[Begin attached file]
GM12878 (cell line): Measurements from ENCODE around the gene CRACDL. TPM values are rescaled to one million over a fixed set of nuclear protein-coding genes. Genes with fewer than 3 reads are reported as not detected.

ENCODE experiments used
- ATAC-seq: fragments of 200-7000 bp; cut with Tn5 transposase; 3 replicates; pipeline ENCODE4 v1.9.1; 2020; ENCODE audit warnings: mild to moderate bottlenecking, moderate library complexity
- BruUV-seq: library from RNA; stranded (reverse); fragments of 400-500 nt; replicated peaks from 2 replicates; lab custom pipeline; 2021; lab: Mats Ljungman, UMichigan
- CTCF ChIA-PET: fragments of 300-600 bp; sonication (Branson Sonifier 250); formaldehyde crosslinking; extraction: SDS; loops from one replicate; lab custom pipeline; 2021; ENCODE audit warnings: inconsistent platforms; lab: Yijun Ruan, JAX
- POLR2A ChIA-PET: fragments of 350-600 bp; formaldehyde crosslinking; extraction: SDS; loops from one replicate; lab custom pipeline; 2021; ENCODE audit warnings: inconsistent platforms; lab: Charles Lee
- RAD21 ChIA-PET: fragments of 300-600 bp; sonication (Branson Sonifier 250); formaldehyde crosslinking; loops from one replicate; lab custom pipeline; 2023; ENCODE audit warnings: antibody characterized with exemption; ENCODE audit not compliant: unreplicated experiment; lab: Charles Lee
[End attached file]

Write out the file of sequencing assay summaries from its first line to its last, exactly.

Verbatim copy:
GM12878 (cell line): Measurements from ENCODE around the gene CRACDL. TPM values are rescaled to one million over a fixed set of nuclear protein-coding genes. Genes with fewer than 3 reads are reported as not detected.

ENCODE experiments used
- ATAC-seq: fragments of 200-7000 bp; cut with Tn5 transposase; 3 replicates; pipeline ENCODE4 v1.9.1; 2020; ENCODE audit warnings: mild to moderate bottlenecking, moderate library complexity
- BruUV-seq: library from RNA; stranded (reverse); fragments of 400-500 nt; replicated peaks from 2 replicates; lab custom pipeline; 2021; lab: Mats Ljungman, UMichigan
- CTCF ChIA-PET: fragments of 300-600 bp; sonication (Branson Sonifier 250); formaldehyde crosslinking; extraction: SDS; loops from one replicate; lab custom pipeline; 2021; ENCODE audit warnings: inconsistent platforms; lab: Yijun Ruan, JAX
- POLR2A ChIA-PET: fragments of 350-600 bp; formaldehyde crosslinking; extraction: SDS; loops from one replicate; lab custom pipeline; 2021; ENCODE audit warnings: inconsistent platforms; lab: Charles Lee
- RAD21 ChIA-PET: fragments of 300-600 bp; sonication (Branson Sonifier 250); formaldehyde crosslinking; loops from one replicate; lab custom pipeline; 2023; ENCODE audit warnings: antibody characterized with exemption; ENCODE audit not compliant: unreplicated experiment; lab: Charles Lee